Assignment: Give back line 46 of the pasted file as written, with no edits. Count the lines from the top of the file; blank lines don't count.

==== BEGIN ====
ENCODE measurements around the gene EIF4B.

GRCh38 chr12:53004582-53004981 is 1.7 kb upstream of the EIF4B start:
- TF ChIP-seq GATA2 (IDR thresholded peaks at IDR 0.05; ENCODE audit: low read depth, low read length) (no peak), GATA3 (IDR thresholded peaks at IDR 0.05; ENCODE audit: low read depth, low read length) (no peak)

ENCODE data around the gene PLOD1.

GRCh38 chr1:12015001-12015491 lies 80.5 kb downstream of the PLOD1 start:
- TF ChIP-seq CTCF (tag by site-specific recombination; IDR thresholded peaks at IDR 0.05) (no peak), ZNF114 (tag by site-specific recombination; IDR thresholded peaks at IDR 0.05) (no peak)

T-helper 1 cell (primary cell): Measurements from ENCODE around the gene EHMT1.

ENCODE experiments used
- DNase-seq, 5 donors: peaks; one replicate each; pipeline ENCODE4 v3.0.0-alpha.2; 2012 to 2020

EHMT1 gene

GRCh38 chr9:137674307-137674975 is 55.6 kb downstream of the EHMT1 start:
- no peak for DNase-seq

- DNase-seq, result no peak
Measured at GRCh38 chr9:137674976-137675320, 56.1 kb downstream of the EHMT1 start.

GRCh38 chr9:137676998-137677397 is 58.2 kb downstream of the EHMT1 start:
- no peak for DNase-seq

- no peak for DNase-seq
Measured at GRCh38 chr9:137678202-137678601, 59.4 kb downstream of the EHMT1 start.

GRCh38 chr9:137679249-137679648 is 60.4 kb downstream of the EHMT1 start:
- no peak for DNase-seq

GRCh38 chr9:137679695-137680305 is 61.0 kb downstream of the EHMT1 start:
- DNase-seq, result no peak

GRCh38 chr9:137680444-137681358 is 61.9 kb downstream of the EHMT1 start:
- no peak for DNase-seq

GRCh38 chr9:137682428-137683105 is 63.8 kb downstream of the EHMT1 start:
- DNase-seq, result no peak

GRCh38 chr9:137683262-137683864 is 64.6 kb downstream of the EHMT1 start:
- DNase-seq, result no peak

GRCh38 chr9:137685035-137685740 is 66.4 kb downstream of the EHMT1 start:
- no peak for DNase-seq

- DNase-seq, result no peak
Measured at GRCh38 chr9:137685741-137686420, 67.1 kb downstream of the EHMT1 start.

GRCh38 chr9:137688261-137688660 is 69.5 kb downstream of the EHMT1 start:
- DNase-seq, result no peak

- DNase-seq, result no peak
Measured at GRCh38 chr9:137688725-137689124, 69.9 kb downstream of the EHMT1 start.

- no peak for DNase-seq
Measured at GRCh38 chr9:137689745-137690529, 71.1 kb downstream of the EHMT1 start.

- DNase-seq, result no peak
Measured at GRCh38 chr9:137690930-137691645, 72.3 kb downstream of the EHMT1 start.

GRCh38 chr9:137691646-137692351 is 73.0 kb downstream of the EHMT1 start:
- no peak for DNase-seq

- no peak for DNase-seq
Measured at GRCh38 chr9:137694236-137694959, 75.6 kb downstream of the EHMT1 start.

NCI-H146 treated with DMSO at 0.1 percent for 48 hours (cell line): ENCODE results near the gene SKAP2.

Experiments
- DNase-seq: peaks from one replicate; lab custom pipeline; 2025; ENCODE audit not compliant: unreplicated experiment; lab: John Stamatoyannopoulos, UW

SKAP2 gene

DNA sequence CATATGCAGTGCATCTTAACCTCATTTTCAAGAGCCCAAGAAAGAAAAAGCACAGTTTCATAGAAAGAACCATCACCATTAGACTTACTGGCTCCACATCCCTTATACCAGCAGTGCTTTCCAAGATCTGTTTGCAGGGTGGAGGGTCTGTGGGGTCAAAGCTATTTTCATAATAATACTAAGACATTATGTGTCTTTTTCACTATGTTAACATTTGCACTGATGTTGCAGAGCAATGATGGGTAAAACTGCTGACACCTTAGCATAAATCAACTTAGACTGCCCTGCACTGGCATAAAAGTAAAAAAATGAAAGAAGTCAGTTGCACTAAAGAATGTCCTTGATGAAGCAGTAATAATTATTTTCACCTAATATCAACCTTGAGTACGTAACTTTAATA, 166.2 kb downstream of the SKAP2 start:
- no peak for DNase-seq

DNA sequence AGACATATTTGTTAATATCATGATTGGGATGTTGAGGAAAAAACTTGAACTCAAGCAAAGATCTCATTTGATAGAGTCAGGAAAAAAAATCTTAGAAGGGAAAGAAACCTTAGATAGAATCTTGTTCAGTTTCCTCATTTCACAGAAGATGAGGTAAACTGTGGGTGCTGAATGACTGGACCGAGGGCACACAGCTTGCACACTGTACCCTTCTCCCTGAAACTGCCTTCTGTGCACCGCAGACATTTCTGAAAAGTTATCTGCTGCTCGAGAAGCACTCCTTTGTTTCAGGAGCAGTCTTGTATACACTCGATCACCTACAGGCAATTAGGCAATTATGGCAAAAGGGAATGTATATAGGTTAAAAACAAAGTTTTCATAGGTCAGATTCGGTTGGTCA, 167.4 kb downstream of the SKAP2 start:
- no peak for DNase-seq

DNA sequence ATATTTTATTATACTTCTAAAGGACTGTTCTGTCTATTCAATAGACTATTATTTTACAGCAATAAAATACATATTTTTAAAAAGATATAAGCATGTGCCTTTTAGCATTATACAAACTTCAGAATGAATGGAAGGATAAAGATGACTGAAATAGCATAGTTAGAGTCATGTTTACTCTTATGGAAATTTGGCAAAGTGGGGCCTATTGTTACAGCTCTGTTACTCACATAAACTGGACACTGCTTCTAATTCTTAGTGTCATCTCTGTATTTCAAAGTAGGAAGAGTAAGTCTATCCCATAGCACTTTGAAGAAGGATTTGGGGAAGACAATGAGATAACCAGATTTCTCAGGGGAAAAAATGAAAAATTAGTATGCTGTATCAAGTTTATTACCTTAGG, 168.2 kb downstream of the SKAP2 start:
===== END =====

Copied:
Experiments